Taking stock of the past year's events, a Lebanese journalist has branded 2012 as the "year of the Arab woman," asserting that the determination of women across the Arab world was a bright spot amid a period fraught with bloodshed and oppression.
"If the hope for 2012 was to set the track for the future, it failed miserably to do so," Octavia Nasr wrote in a column that was published by the Lebanese newspaper An-Nahar last week.
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"Instead, it highlighted the differences, widened the gaps and brought to the surface some of the dangers lurking ahead.
"(...) In the midst of this grim state of affairs, there were many shining moments this year that deserve to be singled out and applauded. They belong to Arab women who appeared early in the year to be the biggest losers of the Arab awakening."
In her piece, Nasr mentioned Haifa Mansour, the first Saudi female filmmaker to direct an entire movie inside Saudi Arabia. The film, which took her five years to complete, tells the story of a 10-year-old Riyadh girl who wants a bicycle. She is determined to make her dream come true, which is particularly difficult in a society that regards bicycles as degrading for women.
With hopes of blocking the movie project, authorities barred Mansour from being present at the site of the filming, and so she resorted to directing parts of the film remotely, using walkie-talkies.
Nasr also told about Houda al-Habash, a preacher who taught at an Islamic school for girls at Al-Zahra Mosque in Damascus for three decades. Habash helped women understand their rights within Islam. Habash and her family fled the civil war in Syria earlier this year but continued to speak about the importance of empowering women as a key to any successful society.
Turning her attention to Egypt, Nasr lauded a young blogger, Aliaa Magda Elmahdy, who posted naked photos of herself on her website in protest against the Islamist rule in her country. The death threats that ensued caused her to flee Egypt and seek asylum in Sweden, where she recently resumed her protest efforts with a nude photo-op outside her country's embassy. A slogan painted on her naked body read "Sharia isn't a constitution."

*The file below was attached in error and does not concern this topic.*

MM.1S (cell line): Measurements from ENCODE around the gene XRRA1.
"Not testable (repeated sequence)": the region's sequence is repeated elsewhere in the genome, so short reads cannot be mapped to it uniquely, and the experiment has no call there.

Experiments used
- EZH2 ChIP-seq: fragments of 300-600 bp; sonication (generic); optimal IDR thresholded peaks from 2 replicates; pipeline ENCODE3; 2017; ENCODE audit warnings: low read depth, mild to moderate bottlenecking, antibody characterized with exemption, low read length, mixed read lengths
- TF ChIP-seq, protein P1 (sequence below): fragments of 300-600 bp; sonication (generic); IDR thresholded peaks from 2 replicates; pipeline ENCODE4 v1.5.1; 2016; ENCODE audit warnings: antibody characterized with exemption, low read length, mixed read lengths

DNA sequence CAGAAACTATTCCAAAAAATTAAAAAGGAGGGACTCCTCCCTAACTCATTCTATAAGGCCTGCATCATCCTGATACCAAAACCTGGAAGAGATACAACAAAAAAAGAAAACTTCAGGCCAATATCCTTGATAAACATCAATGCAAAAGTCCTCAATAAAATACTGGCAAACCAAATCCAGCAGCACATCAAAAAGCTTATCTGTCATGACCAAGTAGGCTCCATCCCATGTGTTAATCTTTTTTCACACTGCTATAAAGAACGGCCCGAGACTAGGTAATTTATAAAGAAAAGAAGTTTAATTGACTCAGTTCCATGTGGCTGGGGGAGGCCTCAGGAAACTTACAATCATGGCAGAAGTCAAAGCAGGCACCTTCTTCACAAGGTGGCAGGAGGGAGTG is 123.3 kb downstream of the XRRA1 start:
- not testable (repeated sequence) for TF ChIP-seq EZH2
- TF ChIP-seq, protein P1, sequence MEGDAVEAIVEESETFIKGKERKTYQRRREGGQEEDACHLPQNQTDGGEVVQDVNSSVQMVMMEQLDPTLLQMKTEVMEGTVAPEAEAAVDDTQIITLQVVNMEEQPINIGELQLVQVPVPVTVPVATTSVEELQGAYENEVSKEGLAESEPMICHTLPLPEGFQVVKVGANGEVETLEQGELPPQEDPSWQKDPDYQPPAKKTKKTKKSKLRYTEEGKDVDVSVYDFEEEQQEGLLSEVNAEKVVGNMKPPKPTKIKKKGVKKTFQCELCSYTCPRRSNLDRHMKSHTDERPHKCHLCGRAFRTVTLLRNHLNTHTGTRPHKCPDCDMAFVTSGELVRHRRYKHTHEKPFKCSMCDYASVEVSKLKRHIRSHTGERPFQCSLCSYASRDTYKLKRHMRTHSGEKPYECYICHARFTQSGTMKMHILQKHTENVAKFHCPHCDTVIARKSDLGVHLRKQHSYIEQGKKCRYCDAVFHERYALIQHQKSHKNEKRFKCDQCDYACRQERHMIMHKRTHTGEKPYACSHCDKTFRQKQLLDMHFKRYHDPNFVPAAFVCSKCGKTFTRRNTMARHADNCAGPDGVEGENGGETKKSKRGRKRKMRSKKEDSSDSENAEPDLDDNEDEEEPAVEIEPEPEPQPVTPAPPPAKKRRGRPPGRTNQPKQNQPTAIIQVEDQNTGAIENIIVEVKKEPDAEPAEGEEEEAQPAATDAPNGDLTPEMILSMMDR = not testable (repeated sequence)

Female rising stars were big in the social media in 2012, and that doesn't get past Nasr. The journalist told of three young women from Lebanon, the Palestinian Authority and Egypt, who launched a Facebook campaign titled "The Uprising of Women in the Arab World." Their initiative garnered much public support, measured in over 85,000 Facebook "likes."
Elmahdy in Stockholm (Photo: AFP)
"All of those cases are symbolic acts of defiance, revolutions in and by themselves, born in a moment of truth with oneself," Nasr wrote.
"When the weight of patriarchal rules suffocates a woman’s last breath, a rebellion begins. Nothing can stop it before the Arab female makes her point in her own way… 2012 was just the beginning of a challenging road ahead."
Several reports that support Nasr's claim surfaced over the past few days. An Egyptian lawyer has threatened to sue a female illustrator because one of her caricature is offensive to Islam, he claimed.
The drawing shows an "angel" telling the biblical Adam and Eve that if they don't vote in favor of the country's contested constitution, they will be kicked out of the Garden of Eden.
The caricaturist, Doaa Eladl, said she drew inspiration from clerics who told Egyptians that voting for the constitution would pave their way to heaven, while voting against it would lead them to hell.
In another move meant to protest the Islamist-backed constitution and its oppressive attitude towards women, activists in Cairo's Tahrir Square publically cut their hair.
“Freedom costs a fortune. It’s not our hair which crowns us women; our freedom does,” Fatma Al-Sharif, one of the protest's organizers, was quoted as saying by the Egypt Daily News.
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